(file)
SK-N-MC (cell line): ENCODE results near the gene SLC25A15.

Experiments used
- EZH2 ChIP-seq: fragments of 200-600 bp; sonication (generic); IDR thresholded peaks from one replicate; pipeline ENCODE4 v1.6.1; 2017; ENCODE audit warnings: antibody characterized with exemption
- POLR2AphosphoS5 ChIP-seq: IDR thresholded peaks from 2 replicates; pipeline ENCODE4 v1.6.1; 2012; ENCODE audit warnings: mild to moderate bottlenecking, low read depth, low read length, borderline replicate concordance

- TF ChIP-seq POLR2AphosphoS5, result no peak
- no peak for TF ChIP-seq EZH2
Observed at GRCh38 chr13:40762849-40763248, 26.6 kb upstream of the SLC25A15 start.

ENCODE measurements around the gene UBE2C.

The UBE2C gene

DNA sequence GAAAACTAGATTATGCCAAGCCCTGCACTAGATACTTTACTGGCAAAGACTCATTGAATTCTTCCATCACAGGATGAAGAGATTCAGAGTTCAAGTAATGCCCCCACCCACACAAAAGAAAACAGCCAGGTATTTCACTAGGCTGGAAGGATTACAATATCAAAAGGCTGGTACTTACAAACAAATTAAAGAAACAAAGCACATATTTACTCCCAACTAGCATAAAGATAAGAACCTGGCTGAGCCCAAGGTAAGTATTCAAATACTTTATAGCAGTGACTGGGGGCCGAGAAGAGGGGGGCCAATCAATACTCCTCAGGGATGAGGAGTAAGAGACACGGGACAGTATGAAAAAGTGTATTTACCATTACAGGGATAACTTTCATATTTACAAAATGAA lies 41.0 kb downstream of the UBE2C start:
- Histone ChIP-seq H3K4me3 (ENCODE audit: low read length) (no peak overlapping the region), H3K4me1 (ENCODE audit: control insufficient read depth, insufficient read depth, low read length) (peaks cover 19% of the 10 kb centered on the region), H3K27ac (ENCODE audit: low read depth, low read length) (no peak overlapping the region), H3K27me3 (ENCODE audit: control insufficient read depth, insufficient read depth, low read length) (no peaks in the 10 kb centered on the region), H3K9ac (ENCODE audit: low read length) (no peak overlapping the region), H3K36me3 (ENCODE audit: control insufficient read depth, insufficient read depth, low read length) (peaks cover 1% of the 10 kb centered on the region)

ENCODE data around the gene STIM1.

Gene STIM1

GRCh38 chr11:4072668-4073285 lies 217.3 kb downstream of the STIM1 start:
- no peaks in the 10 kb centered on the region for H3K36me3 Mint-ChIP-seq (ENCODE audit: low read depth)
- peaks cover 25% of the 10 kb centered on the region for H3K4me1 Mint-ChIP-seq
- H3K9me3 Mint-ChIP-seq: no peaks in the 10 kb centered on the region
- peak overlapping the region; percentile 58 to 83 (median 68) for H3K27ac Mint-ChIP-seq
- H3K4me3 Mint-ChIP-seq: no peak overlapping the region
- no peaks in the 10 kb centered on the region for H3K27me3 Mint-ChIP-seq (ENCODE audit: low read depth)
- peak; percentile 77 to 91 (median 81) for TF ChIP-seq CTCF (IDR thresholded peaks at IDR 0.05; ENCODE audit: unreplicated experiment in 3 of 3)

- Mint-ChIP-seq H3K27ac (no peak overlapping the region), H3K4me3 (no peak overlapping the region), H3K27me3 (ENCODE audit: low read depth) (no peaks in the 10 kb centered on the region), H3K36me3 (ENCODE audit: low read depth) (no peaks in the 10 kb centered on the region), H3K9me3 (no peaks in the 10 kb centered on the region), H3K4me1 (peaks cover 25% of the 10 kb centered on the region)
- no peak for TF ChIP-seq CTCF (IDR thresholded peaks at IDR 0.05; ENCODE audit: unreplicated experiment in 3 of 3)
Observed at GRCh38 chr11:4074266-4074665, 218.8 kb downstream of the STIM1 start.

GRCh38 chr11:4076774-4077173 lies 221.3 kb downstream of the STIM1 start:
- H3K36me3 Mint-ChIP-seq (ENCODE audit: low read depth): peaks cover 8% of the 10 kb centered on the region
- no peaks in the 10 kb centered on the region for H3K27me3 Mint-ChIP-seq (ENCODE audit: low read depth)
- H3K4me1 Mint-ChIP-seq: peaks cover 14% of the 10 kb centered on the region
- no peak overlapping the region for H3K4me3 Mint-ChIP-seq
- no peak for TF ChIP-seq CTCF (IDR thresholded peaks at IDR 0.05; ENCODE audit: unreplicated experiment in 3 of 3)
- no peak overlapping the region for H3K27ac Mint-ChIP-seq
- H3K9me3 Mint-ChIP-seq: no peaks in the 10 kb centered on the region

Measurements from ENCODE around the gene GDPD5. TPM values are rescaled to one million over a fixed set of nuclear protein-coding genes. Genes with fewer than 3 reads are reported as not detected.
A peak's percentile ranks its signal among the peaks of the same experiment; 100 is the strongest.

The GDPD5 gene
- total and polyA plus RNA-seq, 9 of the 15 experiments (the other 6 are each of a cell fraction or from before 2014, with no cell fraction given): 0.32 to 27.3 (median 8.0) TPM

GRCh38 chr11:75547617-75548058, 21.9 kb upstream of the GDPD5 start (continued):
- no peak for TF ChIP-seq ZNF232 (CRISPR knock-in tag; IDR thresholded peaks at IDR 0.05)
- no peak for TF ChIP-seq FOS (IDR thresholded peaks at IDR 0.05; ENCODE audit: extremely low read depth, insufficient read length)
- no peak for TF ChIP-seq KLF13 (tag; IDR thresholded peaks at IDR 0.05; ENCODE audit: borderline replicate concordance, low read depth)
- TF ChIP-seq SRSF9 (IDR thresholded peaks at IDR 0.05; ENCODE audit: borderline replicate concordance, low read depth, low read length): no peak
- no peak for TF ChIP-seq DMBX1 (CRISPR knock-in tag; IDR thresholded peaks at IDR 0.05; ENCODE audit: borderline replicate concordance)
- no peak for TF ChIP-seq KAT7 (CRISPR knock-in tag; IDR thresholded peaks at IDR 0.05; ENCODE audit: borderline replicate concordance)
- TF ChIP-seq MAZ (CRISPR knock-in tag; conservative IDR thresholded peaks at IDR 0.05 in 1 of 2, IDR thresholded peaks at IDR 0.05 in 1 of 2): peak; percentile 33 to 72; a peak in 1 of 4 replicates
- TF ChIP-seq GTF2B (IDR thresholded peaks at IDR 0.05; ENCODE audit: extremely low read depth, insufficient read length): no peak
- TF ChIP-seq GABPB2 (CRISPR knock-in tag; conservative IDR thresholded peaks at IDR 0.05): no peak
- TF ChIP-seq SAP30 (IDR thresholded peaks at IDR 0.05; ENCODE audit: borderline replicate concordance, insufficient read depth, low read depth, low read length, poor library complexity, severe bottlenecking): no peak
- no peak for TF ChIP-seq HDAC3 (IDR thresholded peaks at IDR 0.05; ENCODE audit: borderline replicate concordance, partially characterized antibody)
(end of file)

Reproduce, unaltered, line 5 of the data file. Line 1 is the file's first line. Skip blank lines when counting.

- TF ChIP-seq POLR2AphosphoS5, result no peak